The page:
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10 stories you might have missed over the weekend

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A farmer chisel-plows a sunflower field after harvesting south of Arvilla on Friday, Nov. 6. Dry conditions have allowed farmers to finish harvesting all crops and fall tillage. Photo by Eric Hylden/Grand Forks Herald

1. In Grand Forks region, 2020 harvest helps 'put the fun back in farming'

A few months after they harvested the 2019 corn harvest, farmers in northeast North Dakota finished combining their 2020 crop.

The weather during most of the 2020 harvest was dry and, in sharp contrast to 2019, farmers in the region had few interruptions from rain or snow.

2. Deer processors may be harder to come by this hunting season; hunters will have to do some scouting

The last time Neil’s Quality Meats didn’t make venison sausage for customers who brought in boneless trim, owner Bob Bursheim was 7 years old.

That was 50 years ago, says Bursheim, who operates the retail meat market in McIntosh, Minn., with his wife, Laurie.

3. In Grand Forks, the Pride of Dakota show (case) goes on

Masked shoppers carrying bags filled with Pride of Dakota products strolled the aisles of the Pride of Dakota Grand Forks Holiday Showcase at Alerus Center on Saturday, Nov. 7.

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Besides face-covering requirements, the protocols of social distancing, one-way aisles and hand-sanitizer stations made shoppers and vendors alike feel safe at the event, according to those attending the annual event.

4. UND endeavors to turn corn stalks into jet fuel as part of $3.75 million Department of Energy research project

You’ve heard of turning corn into ethanol to run a vehicle. Well, what about turning corn stalks and leaves into jet fuel?

Professors, researchers and students with UND’s College of Engineering and Mines will be leading a four-year, $3.75 million project to learn how to turn corn stover into jet fuel.

5. Glad you asked: What is Joshua Wynne's role in North Dakota's COVID fight?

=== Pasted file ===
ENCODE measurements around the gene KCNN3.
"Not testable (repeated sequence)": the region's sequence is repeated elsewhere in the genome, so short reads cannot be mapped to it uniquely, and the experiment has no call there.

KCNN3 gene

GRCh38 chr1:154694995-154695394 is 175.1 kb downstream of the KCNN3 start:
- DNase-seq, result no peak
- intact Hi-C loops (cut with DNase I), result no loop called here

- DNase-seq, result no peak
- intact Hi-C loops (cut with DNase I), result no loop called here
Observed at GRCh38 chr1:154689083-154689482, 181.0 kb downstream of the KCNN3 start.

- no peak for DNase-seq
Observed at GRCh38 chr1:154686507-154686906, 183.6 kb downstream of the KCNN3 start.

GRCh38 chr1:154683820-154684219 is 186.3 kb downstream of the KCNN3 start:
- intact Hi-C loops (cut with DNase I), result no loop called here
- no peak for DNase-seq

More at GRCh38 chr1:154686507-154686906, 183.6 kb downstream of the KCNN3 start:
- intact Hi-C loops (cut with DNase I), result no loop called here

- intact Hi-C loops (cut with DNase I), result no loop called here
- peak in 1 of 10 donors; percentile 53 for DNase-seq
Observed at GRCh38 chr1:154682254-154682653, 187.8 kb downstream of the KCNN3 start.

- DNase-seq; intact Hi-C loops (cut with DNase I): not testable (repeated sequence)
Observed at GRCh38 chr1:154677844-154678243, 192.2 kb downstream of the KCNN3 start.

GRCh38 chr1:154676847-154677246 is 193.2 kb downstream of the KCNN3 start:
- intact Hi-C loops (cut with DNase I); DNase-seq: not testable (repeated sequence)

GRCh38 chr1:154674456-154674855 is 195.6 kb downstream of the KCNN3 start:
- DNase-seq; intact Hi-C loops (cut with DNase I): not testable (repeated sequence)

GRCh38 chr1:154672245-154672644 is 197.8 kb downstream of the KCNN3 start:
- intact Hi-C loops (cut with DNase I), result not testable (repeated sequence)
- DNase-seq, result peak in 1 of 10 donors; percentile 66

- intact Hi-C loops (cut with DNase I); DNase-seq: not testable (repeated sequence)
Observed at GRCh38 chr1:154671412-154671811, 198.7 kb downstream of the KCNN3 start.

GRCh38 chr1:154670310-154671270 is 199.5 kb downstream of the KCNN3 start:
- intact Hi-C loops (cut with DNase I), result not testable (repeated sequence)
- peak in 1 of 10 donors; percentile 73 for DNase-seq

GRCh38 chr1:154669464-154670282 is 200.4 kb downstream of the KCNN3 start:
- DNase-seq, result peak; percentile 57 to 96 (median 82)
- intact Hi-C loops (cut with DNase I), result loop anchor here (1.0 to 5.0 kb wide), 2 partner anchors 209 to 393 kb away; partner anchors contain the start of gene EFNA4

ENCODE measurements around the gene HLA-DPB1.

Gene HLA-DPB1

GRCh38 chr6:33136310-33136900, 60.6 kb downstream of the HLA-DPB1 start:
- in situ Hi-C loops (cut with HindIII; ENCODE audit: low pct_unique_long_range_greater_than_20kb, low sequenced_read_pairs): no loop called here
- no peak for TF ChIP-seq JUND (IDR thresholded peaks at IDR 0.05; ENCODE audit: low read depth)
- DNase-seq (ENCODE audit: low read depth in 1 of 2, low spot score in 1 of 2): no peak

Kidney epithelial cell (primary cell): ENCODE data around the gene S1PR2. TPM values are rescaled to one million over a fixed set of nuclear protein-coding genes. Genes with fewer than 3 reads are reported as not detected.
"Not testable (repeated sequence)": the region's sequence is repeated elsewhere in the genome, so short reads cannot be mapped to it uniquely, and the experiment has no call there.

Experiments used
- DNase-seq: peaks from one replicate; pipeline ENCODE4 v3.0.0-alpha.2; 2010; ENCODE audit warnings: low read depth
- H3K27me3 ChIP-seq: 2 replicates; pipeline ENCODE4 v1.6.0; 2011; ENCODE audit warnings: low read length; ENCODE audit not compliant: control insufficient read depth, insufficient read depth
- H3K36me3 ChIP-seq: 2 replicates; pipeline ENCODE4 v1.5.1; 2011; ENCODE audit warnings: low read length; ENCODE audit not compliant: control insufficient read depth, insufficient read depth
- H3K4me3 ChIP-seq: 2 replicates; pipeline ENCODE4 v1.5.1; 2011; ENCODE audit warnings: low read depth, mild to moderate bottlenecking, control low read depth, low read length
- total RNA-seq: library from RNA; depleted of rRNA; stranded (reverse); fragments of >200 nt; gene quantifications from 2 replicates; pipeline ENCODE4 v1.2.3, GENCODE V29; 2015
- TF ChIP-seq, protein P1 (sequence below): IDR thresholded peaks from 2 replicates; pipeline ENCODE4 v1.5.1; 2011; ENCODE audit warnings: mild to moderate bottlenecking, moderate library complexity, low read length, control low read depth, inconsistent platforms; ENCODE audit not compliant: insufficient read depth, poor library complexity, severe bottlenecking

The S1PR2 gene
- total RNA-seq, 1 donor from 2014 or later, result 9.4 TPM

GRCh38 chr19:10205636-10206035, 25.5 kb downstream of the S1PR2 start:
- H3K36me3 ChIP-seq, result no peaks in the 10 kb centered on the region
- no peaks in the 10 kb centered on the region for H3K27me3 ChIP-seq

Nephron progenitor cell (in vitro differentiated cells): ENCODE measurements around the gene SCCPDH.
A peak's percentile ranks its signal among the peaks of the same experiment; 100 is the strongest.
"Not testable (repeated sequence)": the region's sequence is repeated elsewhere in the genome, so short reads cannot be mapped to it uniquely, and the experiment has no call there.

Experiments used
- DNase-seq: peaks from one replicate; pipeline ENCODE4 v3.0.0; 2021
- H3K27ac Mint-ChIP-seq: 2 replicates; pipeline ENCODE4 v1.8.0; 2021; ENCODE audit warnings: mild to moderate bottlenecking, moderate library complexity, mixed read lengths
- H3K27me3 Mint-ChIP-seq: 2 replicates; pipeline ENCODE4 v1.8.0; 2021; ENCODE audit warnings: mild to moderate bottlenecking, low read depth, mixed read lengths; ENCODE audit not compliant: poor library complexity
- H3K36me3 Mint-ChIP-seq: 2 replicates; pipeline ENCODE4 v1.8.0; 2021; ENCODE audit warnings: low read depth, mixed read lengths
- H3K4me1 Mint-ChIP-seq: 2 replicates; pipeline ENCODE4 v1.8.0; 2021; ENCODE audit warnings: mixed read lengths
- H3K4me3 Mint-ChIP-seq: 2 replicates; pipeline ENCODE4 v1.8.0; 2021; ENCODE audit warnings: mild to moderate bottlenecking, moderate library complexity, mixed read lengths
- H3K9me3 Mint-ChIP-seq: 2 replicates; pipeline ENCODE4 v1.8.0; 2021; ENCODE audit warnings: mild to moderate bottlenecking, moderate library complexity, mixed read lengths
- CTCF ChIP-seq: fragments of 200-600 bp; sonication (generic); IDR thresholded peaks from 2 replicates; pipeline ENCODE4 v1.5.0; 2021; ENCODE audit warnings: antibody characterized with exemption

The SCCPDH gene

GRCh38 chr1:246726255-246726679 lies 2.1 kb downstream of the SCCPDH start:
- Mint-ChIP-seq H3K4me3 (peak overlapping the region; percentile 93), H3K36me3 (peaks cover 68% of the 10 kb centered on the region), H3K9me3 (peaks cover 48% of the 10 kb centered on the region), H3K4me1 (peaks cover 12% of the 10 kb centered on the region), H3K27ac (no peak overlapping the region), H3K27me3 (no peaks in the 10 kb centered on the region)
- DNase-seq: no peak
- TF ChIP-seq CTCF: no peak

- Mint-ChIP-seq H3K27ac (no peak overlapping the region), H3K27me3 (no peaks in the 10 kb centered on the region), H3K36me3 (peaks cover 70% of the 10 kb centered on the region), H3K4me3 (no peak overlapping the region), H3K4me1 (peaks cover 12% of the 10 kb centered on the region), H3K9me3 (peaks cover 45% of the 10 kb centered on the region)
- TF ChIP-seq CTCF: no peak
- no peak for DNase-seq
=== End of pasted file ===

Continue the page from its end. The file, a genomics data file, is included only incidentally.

With no state health officer, and the Physicians Advisory Committee disbanded, what role is Dr. Wynne playing in our state's COVID fight? It was previously reported he was engaged at the state level.

6. Grand Forks CPA recognized for work with veterans' group

A Grand Forks-based certified public accountant has been recognized for his tax preparation work for a nonprofit disabled veterans group in Arkansas.

Matt Komprood, owner of Fritz Nelson Certified Public Accountants, was recently presented with a plaque for outstanding service and dedication by the Russellville, Arkansas, chapter of Disabled American Veterans, for doing the nonprofit’s federal tax returns for the past six years.

7. Ben Franklin Elementary school teacher uses 'muscle bear' to teach concepts of health, fitness, safety

Elementary school teacher Kelby Krefting knows his messages about health and fitness have gotten through when he hears parents say they learned something about muscles from their children who are in his class.

Krefting, who teaches physical education to kindergarten through fifth-grade students at Ben Franklin Elementary School, uses a 6-foot laminated likeness of a bear, taped to the gym wall, to teach students about muscles in the human body.

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8. Brad Dokken: A stick that forecasts the weather – who knew?

The cryptic message caught my attention.

“Mail you package tomorrow,” it read. “Unpack it very carefully. Fragile. Then call for an explanation.”

“Hmmm,” I thought to myself. “I wonder what that could be.”

Set the hook and reel me in.

9. Cirrus Aircraft buying its Industrial Park lot from Jobs Development Authority

The Jobs Development Authority of Grand Forks has approved a request from Cirrus Aircraft to purchase the facility the company leases from the city.

Cirrus will purchase its nearly 200,000-square-foot location in the Industrial Park for $1,940,730 on or before the end of the year. At the same time, the company also will purchase a vacant lot directly behind the building for $296,048.

10. Another early closure order in Grand Forks 'painful,' bar owner says

The second mayoral order that requires Sarah Horak to close her downtown Grand Forks bars wasn’t as shocking as the first, she said.

“But it’s still – I don’t know another way to say it except ‘painful,’” Horak told the Herald on Friday, the last night until December that it will be legal for bars and restaurants citywide to stay open beyond 11 p.m. “It’s financially painful, it’s emotionally painful.”

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